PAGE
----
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Tracing dissolved organic carbon and trihalomethane formation potential between source water and finished drinking water at a lowland and an upland UK catchment / Emma Brooks, Christopher Freeman, Rachel Gough, Peter Holliman
Science of The Total Environment, Volume: 537, Pages: 203 - 212
Swansea University Author: Peter Holliman
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Rising dissolved organic carbon (DOC) concentrations in many upland UK catchments represents a challenge for drinking water companies, in particular due to the role of DOC as a precursor in the formation of trihalomethanes (THMs). Whereas traditionally, the response of drinking water companies has b...
|Published in:||Science of The Total Environment|
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Rising dissolved organic carbon (DOC) concentrations in many upland UK catchments represents a challenge for drinking water companies, in particular due to the role of DOC as a precursor in the formation of trihalomethanes (THMs). Whereas traditionally, the response of drinking water companies has been focussed on treatment processes, increasingly, efforts have been made to better understanding the role of land use and catchment processes in affecting drinking water quality. In this study, water quality, including DOC and THM formation potential (THMFP) was assessed between the water source and finished drinking water at an upland and a lowland catchment. Surprisingly, the lowland catchment showed much higher reservoir DOC concentrations apparently due to the influence of a fen within the catchment from where a major reservoir inflow stream originated. Seasonal variations in water quality were observed, driving changes in THMFP. However, the reservoirs in both catchments appeared to dampen these temporal fluctuations. Treatment process applied in the 2 catchments were adapted to reservoir water quality with much higher DOC and THMFP removal rates observed at the lowland water treatment works where coagulation–flocculation was applied. However, selectivity during this DOC removal stage also appeared to increase the proportion of brominated THMs produced.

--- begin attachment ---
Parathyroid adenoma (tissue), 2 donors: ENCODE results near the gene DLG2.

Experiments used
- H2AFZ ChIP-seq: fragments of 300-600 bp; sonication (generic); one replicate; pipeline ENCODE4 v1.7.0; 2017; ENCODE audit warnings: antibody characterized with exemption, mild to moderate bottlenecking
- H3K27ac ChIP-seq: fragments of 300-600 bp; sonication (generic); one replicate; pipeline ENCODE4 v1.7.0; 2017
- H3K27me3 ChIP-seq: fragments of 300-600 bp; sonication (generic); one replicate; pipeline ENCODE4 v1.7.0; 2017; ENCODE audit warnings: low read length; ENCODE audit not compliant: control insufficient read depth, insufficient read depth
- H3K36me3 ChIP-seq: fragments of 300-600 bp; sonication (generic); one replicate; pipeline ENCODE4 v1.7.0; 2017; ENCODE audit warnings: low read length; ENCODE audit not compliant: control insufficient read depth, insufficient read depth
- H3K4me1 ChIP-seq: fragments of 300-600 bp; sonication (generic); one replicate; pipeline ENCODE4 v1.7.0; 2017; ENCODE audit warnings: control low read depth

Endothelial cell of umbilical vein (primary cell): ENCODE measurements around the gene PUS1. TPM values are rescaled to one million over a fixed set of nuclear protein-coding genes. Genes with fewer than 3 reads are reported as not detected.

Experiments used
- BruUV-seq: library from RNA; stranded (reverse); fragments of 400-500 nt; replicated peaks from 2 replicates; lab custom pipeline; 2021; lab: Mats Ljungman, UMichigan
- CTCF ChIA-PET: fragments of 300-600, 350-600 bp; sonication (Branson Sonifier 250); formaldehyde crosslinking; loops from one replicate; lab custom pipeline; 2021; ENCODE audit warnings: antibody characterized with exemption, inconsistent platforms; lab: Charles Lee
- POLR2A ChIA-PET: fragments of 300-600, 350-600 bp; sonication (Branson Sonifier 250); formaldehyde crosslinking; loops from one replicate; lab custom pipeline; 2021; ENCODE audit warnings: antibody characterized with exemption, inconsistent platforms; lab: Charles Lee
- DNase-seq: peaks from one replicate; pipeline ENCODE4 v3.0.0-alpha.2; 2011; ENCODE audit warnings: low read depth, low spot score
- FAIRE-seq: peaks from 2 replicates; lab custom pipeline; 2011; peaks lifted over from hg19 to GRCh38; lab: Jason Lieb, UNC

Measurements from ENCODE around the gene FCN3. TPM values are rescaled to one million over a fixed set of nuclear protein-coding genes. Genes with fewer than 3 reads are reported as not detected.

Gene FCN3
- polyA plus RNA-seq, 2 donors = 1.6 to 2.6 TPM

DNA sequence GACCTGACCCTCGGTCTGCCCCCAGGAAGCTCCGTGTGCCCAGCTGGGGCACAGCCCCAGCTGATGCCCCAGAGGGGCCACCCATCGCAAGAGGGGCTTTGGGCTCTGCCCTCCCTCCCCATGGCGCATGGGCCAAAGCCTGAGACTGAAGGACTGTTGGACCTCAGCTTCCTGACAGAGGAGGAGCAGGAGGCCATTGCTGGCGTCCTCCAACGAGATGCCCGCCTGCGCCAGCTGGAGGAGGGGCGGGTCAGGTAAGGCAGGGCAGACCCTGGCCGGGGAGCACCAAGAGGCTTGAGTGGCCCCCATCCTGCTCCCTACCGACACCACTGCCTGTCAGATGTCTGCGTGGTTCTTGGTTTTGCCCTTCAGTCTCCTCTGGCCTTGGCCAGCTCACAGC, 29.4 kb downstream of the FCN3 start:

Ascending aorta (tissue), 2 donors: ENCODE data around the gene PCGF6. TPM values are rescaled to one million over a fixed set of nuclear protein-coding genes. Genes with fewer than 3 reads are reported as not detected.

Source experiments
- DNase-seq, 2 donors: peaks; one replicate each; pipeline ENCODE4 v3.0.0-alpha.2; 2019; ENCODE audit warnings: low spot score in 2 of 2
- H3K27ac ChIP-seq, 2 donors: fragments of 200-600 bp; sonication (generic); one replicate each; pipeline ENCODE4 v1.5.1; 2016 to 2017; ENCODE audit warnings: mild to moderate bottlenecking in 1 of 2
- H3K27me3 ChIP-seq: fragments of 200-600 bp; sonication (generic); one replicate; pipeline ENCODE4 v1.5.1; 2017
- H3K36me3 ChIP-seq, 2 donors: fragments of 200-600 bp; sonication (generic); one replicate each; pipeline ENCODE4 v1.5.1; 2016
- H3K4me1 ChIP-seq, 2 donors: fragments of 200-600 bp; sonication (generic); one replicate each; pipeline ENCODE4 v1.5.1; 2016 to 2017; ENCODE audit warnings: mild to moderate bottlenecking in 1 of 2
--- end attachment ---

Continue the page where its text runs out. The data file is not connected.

Dissolved organic carbon, Drinking water, Catchment, Trihalomethanes
College of Engineering